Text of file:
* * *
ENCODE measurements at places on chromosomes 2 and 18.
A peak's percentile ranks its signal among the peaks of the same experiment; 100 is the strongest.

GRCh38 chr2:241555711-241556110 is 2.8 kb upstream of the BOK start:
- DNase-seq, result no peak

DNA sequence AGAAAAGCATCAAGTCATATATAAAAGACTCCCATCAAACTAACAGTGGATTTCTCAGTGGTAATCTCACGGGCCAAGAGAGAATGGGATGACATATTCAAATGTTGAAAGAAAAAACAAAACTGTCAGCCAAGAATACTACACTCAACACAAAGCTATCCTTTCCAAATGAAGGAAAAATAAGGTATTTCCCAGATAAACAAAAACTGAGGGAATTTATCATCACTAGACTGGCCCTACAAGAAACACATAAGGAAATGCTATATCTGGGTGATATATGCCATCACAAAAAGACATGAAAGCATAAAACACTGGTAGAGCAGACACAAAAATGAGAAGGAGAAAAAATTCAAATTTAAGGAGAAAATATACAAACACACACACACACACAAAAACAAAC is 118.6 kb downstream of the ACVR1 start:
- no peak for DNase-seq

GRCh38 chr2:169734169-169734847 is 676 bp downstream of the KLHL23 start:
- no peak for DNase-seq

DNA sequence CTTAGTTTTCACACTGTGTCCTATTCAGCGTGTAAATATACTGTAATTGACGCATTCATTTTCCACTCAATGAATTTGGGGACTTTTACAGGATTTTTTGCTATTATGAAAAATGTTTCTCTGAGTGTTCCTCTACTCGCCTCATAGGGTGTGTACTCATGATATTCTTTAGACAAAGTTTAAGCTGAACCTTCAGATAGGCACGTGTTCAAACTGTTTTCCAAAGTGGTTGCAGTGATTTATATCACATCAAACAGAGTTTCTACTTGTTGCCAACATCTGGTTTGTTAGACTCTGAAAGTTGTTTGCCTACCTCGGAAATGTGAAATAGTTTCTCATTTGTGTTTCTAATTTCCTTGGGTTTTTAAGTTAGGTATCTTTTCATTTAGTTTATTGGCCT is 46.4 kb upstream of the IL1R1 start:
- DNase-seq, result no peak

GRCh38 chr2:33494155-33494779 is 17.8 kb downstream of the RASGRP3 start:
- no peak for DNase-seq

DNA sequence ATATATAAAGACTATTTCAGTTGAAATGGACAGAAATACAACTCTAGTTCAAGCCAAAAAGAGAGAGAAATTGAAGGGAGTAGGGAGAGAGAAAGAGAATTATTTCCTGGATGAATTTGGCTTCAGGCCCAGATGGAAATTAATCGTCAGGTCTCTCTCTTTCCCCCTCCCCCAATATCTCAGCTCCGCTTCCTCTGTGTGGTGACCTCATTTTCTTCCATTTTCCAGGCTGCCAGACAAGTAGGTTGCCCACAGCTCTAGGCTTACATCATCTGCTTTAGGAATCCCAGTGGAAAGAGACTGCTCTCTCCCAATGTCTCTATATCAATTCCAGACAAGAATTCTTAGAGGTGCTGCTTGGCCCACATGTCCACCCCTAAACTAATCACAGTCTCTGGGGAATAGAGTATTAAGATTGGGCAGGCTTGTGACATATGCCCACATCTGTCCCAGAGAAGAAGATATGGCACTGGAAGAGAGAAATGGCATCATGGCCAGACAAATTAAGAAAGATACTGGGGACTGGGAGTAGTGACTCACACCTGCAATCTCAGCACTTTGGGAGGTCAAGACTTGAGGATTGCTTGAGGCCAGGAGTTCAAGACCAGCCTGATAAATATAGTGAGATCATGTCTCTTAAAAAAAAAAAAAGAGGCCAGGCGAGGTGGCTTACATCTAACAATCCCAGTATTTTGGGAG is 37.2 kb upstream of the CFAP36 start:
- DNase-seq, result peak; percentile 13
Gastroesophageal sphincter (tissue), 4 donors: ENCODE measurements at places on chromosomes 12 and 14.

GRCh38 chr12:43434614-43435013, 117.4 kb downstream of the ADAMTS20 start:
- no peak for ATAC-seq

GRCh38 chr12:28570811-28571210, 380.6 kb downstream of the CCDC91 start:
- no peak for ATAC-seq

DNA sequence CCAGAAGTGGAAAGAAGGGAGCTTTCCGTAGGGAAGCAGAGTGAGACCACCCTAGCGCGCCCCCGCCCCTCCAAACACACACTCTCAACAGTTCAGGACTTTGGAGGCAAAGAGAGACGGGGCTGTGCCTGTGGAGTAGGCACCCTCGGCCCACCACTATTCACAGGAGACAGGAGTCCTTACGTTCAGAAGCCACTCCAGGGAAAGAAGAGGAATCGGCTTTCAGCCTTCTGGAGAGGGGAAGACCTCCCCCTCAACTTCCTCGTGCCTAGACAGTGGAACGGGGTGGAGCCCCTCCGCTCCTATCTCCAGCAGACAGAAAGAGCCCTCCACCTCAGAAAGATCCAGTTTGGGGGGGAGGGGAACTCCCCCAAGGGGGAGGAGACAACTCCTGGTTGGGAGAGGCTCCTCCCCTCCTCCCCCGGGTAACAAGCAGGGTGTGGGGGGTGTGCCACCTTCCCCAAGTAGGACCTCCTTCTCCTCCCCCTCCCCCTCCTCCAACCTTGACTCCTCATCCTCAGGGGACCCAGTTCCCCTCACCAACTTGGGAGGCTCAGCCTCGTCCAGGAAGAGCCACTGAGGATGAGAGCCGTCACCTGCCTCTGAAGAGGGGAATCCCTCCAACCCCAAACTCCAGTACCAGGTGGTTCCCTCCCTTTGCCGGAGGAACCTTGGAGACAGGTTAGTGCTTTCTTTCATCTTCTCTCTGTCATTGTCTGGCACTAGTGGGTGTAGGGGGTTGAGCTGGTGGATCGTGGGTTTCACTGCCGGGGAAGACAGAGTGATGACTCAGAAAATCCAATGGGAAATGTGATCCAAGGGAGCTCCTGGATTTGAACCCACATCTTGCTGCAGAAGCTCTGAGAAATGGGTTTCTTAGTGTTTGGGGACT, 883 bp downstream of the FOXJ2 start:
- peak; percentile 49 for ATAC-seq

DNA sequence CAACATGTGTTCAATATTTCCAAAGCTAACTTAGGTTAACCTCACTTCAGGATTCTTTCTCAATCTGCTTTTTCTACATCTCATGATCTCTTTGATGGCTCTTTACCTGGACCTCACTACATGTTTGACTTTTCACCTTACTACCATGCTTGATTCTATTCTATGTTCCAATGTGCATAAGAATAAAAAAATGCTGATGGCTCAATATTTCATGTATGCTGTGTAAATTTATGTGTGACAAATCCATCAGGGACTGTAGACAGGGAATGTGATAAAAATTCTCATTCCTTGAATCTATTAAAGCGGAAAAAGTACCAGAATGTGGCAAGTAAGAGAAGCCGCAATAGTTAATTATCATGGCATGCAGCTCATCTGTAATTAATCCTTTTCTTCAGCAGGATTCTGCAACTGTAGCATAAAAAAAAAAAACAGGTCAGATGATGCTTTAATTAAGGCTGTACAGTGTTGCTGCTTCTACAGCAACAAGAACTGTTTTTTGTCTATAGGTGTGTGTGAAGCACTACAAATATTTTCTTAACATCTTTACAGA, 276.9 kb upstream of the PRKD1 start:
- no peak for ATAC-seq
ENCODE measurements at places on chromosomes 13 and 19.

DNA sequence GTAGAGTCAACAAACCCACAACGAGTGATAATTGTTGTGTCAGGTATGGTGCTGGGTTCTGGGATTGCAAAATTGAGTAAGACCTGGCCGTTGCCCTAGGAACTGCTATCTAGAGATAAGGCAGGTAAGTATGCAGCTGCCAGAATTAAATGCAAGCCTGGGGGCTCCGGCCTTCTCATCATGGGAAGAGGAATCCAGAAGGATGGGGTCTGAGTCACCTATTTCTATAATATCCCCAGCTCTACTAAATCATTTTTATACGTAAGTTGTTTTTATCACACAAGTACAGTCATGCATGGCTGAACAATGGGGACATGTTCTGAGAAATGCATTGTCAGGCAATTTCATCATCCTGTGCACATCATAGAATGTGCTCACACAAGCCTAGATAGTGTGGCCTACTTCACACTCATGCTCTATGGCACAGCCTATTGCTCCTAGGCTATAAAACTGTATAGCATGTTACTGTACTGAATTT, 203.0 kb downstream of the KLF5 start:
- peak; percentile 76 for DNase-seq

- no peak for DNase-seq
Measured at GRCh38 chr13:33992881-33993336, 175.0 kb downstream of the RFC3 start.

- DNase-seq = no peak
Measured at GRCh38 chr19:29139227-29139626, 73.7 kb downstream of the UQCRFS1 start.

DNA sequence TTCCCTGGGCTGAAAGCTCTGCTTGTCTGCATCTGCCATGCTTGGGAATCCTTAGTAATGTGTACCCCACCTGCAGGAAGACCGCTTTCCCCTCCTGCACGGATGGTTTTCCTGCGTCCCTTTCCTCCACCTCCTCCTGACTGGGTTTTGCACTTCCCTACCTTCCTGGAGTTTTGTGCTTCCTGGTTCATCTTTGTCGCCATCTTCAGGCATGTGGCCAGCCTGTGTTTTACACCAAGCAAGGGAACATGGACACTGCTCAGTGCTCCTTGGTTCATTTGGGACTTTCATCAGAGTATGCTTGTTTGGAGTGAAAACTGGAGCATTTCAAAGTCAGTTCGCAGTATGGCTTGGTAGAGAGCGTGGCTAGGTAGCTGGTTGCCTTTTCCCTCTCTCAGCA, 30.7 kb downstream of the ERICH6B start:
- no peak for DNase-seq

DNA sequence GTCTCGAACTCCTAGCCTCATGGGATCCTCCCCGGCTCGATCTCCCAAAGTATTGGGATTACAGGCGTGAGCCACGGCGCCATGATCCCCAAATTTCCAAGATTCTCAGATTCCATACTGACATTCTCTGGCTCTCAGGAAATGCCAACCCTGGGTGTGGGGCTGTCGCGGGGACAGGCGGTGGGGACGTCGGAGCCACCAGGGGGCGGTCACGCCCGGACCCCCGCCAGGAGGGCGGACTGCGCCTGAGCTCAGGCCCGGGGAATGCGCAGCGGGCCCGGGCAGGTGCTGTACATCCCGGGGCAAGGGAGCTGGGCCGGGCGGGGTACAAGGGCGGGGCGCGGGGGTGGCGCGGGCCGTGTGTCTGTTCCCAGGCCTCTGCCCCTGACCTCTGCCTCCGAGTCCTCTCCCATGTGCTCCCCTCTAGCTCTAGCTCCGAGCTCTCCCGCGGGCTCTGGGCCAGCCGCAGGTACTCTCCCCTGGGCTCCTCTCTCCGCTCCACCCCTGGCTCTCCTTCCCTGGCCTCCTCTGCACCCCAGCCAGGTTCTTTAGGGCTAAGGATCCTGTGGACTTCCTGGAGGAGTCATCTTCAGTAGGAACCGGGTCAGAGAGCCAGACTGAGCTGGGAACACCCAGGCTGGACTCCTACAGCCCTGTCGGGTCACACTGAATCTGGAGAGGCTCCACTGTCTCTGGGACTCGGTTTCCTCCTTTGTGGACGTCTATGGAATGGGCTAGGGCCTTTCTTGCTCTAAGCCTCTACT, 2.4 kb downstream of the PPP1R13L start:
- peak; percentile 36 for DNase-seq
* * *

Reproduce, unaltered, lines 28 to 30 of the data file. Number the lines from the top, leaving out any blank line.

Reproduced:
Measured at GRCh38 chr13:33992881-33993336, 175.0 kb downstream of the RFC3 start.

- DNase-seq = no peak
Measured at GRCh38 chr19:29139227-29139626, 73.7 kb downstream of the UQCRFS1 start.